It was another big week for Donald Trump on The Interpreter, and he hasn't even taken office yet.
Trump misunderstands just how much the US benefits from international trade, but how much damage could he actually do? Stephen Grenville:
When Trump has the reins of power in his hands, he will of course find that his actions are constrained: much of American manufacturing is already so deeply integrated with global supply chains that those who manage it will be profoundly unenthusiastic about his attempts to undo this integration. As well, his threatened tariffs may be merely bargaining chips in a poker-game to redistribute the benefits of globalisation. But things can go wrong: a tit-for-tat trade war with China could be initiated at the drop of a tweet. This would be very bad news for us all.
The Trump Administration will feature more than just Trump; Sam Roggeveen analsyed some potentially inflammatory comments made by Rex Tillerson, Trump's Secretary of State pick:
The normally restrained Reuters said Tillerson had 'set a course for a potentially serious confrontation with Beijing'. Reuters is not exaggerating. Short of a military blockade, it's hard to see how the US can stop Chinese island-building and deny Beijing access to the islands it has already built.
Robert Kelly outlined four key issues in Northeast Asian security to keep an eye on in 2017:
Trump will almost certainly do little good (he lacks the necessary patience, attention span, and industry) and has the potential to trip up badly. Nor will the region take its cues from him. Asia’s rise is increasingly distinct from the United States and its dynamics are increasingly independent of Washington influence.
Earlier this month Indonesia announced a suspension of all military cooperation with Australia following some apparently offensive material at a Perth army base. Jewel Topsfield:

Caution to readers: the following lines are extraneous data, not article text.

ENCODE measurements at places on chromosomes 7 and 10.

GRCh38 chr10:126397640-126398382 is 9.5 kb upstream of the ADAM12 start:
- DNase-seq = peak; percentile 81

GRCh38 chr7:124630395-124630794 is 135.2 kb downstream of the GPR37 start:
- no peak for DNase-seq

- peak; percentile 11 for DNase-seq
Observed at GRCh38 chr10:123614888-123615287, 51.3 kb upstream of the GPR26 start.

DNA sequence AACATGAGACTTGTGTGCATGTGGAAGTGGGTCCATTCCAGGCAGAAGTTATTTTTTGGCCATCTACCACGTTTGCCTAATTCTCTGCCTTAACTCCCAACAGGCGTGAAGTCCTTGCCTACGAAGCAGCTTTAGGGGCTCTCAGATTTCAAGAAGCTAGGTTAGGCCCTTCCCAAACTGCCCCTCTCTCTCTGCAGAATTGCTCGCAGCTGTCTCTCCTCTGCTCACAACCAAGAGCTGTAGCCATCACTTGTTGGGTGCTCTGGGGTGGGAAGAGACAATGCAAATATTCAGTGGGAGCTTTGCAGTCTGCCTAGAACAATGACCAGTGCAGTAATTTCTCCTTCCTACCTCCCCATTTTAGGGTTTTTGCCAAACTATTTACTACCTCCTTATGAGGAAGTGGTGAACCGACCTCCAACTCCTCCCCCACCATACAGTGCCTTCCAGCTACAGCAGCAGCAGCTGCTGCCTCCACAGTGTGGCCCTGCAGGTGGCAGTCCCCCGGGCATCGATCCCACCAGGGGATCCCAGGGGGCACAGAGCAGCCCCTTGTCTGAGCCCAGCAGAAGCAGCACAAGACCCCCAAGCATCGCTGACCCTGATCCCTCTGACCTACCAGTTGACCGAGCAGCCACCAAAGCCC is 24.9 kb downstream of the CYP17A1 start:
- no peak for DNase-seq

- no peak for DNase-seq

The long-term impact of the Campbell Barracks affair on the defence relationship is difficult to predict. Superficially, things are pretty much back to normal, with the exception of the suspension of the language training program pending the results of the investigation, but reverberations will continue.
The blow-up is a reminder of the fault lines in the Indonesian and Australian defence relationship that mean issues can rapidly escalate.
This week Australia and Timor-Leste jointly announced that the latter would notify the former of its wish to terminate CMATS, the 2006 treaty meant to enable joint development of the Greater Sunrise gas field. Bec Strating:
Without CMATS, the Australian government can no longer rely upon the treaty to prevent discussions on maritime boundaries. This could also have broader ramifications for Australia’s foreign policy, in particular its position that parties to the South China Sea should respect the international 'rules-based order'. While CMATS was in place, Australia could counter charges of hypocrisy by arguing that its respect for the legally binding treaty was consistent with the rules-based order.
Steve Bracks argued that renegotiation of the boundary is in Australia's interest:
It is in Australia’s national interest to have a relationship with Timor-Leste based on trust and mutual respect. It reveals much about the relationship between the two countries that not one minister from the Abbott or Turnbull governments has visited Timor-Leste, which is a little over one hour's flying time from Darwin. There is no question that Timor-Leste is a friend of Australia, however, it is understandable that many Timorese believe Australia has not always acted as a friend.
Today, Japanese and Australian PMs Shinzo Abe and Malcolm Turnbull are due to meet in Sydney. The rather extreme investment imbalance will be something of an elephant in the room, writes Greg Earl: